Screenshot Testing for Android to Discover UI Regressions

by Markus Hintersteiner, Software Architect Android

Testing on Android has come a long way over the past few years. Nowadays tools like Mockito and Espresso make it easy to write unit and UI tests for Android. At Runtastic, our Android engineers share a lot of UI components across our apps. With screenshot testing, we can test our UI components against visual regressions under various conditions. In this blog post, we’ll show you how that works and how you can apply screenshot testing for your projects too.

How does screenshot testing work in general?

Screenshot testing uses instrumented UI tests to render a screen or a portion of a screen to an image. This image is then compared to a “reference image”. If both images are equal, the test succeeds – otherwise it fails.

A screenshot test is quite similar to a UI test. The only difference is that for assertion the rendered image is compared to a reference image.

Introducing the screenshot testing library

At the moment, the Android Testing Support Library does not offer any tool to perform screenshot tests. Luckily, Facebook published a screenshot-tests-for-android library a while ago. One of the nice things about the library is that it allows you to screenshot test Android UI widgets without embedding them into an activity, thus allowing you to truly stand-alone test your widget.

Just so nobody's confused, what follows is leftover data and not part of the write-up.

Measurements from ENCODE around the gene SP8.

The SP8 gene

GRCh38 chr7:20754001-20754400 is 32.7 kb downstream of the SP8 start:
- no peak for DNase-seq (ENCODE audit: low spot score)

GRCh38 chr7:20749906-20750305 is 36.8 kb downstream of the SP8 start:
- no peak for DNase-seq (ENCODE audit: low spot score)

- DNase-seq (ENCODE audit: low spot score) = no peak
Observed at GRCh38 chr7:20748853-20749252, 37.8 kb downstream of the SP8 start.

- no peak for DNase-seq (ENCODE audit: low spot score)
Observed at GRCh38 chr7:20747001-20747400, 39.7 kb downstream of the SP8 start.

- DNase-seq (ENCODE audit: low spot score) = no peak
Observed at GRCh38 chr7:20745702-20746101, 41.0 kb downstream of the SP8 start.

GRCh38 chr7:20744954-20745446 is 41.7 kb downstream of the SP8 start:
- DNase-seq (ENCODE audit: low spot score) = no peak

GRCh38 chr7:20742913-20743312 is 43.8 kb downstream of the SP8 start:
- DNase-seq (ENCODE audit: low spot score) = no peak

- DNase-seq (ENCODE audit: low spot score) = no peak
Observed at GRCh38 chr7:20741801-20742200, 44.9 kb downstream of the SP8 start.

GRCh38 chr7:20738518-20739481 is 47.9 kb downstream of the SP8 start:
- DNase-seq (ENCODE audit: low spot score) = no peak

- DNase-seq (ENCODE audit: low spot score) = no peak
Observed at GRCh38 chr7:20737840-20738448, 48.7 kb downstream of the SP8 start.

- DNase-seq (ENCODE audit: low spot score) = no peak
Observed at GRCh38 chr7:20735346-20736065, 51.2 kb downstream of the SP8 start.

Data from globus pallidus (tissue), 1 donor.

In order to meet our requirements, we forked the library and extended the feature set. It’s available under:

Our fork extends the existing tool with the following functionality:

  • Gradle API improvements
  • Automation of storage runtime permission handling for Android M and above
  • JUnit test report XML generation suitable for CI integration
  • Side-by-side HTML report of your screenshot tests

The screenshot testing tool consists of two parts:

1. A core plugin which provides an API for your test code to capture screenshots. When running your tests, the screenshots get stored on the external storage of your device/emulator.

2. A Gradle plugin which is responsible for pulling the screenshots from the external storage and performing further processing depending on the mode.

The screenshot testing tool offers two modes: record and verify

1. The record mode just pulls the screenshots into the screenshots folder of your module. This folder is then ready to get checked into your version control system.

2. The verify mode compares the pulled images with the previous images from the screenshots folder. If two images do not match, the Gradle task will throw an error indicating that your screenshot test has failed.

Execute your first screenshot test

Prepare your environment

The screenshot-tests-for-android tool uses Python 2.7 and a few Python modules which can be installed using pip.

On a Debian-based Linux distribution, you could install them using the following commands:

sudo apt-get install python python-pip
pip install --user pillow mako junit-xml

Our fork is currently not available via Maven, but you can easily install the artifacts locally: